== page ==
So what are the red flags in a credit score that might cause your lease application to be turned down?
- Personal credit problems. Past delinquencies, slow payments or nonpayments will reduce your overall credit score.
- A high number of credit inquiries. If a lot of lending institutions are scoring your credit, it could be a sign you've made too many credit applications and are carrying too much debt.
- Lengthy payments on trade credit. If you stretch out payments to your vendors to 90 days, your payment history will negatively affect your chances of loan approval.
- A high number of NSF bank notices. If you continually write checks that are returned for insufficient funds, it will undermine your credit score.
- Lawsuits and judgments. These are never good signs for a lender.
- Frequent changes in banking institutions. Lahti says most lenders like to see at least two years of history with the same institution.
If your credit score comes up low, most leasing companies will take steps to make the deal doable. "In the trade, we call this structuring," Lahti says.
Popular structuring strategies include down payments on equipment; additional guarantors; and putting up additional collateral in the form of real estate, publicly traded stock, letters of credit and equipment a company already has. "If you already have equipment on your floor, that's equity," says Lahti. "You can use it as additional collateral. In fact, if you need working capital, we can buy your equipment and lease it back to you."
Scoring the Lease
In theory, there is no interest associated with a lease. "You write the whole lease payment off, just like any other monthly expense," Lahti says. With a bank loan, on the other hand, you write off just the interest portion of the payment and take an expense for the depreciation of the underlying equipment.
Still, you may want to gauge the cost of lease financing. To do this, you must know the residual value of the equipment you're leasing. This is the value of the equipment at the end of the lease that you would have to pay to purchase it. For instance, suppose you lease a $12,000 forklift for $300 per month for three years, and at the end of the lease, the forklift's residual value is $4,000. If you then buy the forklift, your total cash outlay would be $14,800 (36 payments of $300, plus $4,000). Because the forklift cost just $12,000 new, the difference between the original price and the total cash outlay is the implied financing cost--in this case, $2,800.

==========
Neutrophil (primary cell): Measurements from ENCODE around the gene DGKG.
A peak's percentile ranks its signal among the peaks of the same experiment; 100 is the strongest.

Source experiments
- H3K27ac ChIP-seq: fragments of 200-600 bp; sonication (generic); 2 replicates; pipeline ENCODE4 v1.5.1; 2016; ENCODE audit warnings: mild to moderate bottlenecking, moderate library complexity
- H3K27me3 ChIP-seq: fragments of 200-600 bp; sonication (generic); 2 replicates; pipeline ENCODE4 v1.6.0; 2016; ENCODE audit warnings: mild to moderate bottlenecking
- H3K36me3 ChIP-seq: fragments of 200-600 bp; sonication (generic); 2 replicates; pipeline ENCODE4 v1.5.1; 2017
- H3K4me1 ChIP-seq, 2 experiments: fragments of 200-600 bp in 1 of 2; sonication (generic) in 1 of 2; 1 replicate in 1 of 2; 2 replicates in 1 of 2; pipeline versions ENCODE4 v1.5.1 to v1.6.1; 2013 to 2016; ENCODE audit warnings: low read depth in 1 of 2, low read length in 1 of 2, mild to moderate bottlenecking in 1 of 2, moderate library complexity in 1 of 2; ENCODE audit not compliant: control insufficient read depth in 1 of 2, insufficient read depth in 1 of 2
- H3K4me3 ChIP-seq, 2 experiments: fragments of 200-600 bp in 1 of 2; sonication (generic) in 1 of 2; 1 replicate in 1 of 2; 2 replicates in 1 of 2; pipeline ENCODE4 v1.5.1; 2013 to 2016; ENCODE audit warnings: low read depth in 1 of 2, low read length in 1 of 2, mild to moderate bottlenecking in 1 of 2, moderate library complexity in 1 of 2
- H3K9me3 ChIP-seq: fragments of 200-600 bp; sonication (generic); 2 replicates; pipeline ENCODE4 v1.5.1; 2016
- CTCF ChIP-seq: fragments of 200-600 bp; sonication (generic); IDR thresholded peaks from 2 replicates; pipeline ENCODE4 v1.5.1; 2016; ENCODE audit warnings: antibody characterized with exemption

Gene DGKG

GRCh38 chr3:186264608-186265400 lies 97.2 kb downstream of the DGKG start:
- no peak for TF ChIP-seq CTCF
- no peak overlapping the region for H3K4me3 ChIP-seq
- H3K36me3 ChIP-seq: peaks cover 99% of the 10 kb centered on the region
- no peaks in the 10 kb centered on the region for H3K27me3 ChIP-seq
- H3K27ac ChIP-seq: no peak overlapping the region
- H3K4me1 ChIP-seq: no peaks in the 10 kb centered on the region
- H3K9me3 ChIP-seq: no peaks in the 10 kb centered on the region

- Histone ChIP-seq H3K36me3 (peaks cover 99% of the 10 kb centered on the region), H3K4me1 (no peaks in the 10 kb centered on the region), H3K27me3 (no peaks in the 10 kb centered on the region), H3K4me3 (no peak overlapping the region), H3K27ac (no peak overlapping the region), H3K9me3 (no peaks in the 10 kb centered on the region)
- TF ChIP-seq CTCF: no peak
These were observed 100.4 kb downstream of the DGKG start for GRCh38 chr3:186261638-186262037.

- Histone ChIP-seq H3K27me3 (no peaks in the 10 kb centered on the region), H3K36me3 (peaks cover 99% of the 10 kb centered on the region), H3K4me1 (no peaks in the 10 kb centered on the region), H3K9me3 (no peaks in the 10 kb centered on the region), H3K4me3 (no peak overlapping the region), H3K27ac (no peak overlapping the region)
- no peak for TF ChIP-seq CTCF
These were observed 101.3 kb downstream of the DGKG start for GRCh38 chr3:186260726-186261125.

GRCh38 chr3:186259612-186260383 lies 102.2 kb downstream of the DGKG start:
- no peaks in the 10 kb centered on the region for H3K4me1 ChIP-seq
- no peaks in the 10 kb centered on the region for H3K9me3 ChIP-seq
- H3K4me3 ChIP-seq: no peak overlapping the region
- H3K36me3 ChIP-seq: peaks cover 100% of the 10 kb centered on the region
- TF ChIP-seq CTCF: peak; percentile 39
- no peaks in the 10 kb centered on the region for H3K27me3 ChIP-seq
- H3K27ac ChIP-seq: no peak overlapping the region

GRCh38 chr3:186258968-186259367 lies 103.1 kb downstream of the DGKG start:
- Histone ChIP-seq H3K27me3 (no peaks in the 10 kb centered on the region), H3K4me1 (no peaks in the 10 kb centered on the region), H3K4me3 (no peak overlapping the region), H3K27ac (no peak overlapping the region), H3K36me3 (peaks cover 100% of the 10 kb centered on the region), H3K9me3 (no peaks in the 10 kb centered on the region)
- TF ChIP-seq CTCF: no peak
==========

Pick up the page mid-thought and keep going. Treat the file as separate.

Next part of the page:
If you decide to go with a leasing company, such an analysis is a good starting point, but other factors must also be analyzed when comparing one leasing company to another: namely, the upgrade value, the flexibility to extend or modify a lease, interim rent payments, search and documentation fees, and speed of approval.
Let's Make a Deal
Although it's not apparent at first glance, the company offering the lease financing is often not the same one that's selling the equipment. Generally, the equipment seller will refer you to a leasing company with which it does business. Lahti advises you to get a quote from the leasing firm the company refers you to and then get another quote to judge the competitiveness of the first quote. "Get a second referral from the equipment seller," says Lahti, "or ask a friend or business associate."
If you look for a leasing company on your own, Lahti says, you should understand whether you're talking to a broker, who simply structures deals and gets them financed through any of the leasing companies he or she works with, or a leasing company, which puts its own funds on the line.
There's nothing wrong with using brokers, says Lahti. The situation is analogous to using an insurance broker, who finds the best deal for a client among many insurers and, at least in theory, generates savings in excess of his or her fees. But with brokers, as with many other professionals, the same advice applies: Buyer beware.
Back at Royal Laundry of Texas, business is booming, thanks in part to the expanded capacity. According to the Kensis, the current run rate is now $2.8 million, an increase of more than 500 percent since the couple took over the business.
Looking for a leasing company? For a referral, contact the United Association of Equipment Leasing at 520 Third St., #201, Oakland, CA 94607, (510) 444-9235, http://www.uael.org
Affiliated Corporate Services Inc., 1550 Waters Ridge Dr., Lewisville, TX 75057, (972) 221-7335
Royal Laundry of Texas Inc., 1015 Commercial Blvd. N., #600, Arlington, TX 76001, (817) 467-9678.
For reprints and licensing questions, click here.